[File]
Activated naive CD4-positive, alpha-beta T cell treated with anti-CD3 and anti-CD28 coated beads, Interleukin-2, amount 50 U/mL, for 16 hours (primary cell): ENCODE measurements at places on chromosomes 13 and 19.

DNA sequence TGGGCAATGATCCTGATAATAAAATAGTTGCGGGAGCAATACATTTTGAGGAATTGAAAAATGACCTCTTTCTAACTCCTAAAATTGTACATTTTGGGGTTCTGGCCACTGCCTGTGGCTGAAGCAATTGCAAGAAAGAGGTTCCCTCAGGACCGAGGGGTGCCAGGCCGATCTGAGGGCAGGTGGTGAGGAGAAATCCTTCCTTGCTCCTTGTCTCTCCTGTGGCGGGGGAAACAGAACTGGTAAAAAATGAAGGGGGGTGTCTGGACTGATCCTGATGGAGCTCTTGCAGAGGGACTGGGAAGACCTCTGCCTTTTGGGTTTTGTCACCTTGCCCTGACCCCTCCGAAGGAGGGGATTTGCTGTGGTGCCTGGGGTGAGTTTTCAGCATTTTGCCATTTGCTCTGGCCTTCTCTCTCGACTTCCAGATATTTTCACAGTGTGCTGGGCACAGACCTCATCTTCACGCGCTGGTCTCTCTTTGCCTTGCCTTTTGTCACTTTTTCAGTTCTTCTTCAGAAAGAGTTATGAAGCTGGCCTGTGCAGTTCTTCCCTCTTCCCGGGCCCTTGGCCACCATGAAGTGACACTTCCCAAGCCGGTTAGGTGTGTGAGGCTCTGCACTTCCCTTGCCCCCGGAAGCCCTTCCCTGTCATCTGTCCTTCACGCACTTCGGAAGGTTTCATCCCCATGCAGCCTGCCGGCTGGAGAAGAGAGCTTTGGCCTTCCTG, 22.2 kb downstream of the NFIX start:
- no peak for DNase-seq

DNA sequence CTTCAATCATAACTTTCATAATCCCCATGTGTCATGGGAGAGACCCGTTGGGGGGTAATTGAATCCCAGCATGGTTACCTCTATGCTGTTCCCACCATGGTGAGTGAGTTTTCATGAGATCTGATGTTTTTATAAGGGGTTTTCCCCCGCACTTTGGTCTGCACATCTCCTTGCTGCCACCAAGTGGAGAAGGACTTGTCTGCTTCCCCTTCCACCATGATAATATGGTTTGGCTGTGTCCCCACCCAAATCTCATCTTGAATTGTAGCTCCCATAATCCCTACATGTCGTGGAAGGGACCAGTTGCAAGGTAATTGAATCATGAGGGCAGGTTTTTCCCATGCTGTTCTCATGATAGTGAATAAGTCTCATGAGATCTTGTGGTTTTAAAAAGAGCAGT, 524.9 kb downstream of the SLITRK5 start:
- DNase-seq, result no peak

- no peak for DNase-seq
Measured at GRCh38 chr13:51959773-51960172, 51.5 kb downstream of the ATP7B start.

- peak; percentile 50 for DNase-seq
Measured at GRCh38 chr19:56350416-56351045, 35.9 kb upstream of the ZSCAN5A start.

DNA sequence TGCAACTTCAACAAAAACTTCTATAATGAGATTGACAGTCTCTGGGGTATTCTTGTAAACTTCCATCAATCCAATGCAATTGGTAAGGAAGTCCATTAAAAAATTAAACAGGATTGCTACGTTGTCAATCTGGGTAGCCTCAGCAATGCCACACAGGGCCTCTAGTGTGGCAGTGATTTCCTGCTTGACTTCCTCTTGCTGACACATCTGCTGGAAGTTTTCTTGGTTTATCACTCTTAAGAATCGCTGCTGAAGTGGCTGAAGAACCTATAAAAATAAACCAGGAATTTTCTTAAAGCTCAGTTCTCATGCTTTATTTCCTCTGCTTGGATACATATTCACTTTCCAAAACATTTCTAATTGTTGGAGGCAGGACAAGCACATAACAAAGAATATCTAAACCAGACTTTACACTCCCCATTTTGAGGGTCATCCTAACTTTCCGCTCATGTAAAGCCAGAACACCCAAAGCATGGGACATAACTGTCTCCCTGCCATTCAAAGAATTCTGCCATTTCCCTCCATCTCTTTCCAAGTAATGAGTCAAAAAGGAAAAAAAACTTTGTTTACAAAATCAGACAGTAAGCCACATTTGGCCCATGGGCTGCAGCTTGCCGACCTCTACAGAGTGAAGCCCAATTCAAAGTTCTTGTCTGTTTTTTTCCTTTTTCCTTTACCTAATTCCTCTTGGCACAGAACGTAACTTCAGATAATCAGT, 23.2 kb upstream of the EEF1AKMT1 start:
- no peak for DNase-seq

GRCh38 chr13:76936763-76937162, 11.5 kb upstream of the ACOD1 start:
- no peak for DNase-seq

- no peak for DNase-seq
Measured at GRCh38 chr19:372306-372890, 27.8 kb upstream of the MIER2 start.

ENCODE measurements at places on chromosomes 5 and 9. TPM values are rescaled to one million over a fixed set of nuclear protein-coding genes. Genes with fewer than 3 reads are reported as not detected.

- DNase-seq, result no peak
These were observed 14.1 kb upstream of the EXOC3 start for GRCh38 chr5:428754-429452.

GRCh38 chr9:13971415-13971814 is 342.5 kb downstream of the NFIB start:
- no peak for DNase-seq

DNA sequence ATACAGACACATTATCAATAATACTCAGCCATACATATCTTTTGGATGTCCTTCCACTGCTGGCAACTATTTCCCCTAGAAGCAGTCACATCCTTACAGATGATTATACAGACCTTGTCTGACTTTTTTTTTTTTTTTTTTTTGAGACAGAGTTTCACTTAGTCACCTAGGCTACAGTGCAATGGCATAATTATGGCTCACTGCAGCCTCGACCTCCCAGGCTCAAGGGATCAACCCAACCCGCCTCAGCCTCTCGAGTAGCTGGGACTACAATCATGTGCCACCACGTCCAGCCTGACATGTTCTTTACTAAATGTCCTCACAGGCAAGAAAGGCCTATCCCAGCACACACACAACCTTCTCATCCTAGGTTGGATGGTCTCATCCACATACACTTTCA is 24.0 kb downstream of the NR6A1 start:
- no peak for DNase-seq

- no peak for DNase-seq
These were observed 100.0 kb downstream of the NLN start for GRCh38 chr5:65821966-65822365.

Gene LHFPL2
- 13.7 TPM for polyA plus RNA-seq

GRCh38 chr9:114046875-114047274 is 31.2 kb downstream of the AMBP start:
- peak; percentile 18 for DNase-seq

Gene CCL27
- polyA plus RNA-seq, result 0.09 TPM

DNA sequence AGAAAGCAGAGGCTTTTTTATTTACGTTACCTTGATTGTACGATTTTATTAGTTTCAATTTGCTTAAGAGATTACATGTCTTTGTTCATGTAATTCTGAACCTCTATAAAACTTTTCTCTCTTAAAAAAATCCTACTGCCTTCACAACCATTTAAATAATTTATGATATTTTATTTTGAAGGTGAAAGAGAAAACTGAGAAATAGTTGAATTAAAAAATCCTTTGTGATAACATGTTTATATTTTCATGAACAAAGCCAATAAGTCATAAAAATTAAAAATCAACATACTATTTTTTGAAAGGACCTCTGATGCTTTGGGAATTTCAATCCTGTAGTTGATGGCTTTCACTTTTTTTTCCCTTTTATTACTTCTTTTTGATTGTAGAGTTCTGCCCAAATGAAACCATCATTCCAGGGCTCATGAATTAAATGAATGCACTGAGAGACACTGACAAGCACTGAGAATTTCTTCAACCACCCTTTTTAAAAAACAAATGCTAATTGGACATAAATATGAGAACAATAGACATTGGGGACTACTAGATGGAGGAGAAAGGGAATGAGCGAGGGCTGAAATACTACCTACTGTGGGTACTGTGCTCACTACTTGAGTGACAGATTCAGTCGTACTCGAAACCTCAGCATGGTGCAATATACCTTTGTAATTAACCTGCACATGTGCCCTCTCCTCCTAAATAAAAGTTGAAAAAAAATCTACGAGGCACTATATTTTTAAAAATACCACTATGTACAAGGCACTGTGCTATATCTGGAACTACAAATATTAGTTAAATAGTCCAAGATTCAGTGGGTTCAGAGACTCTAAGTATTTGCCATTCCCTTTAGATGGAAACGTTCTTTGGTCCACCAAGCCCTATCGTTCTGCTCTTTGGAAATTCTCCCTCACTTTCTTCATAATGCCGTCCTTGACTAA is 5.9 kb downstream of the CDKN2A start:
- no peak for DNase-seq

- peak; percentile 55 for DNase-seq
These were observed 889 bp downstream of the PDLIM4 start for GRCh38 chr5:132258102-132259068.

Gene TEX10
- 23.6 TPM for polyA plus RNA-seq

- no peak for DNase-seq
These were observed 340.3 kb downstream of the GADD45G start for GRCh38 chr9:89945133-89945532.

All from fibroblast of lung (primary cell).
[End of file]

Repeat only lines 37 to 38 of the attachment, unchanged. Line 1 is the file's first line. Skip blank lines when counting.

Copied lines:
- no peak for DNase-seq
These were observed 340.3 kb downstream of the GADD45G start for GRCh38 chr9:89945133-89945532.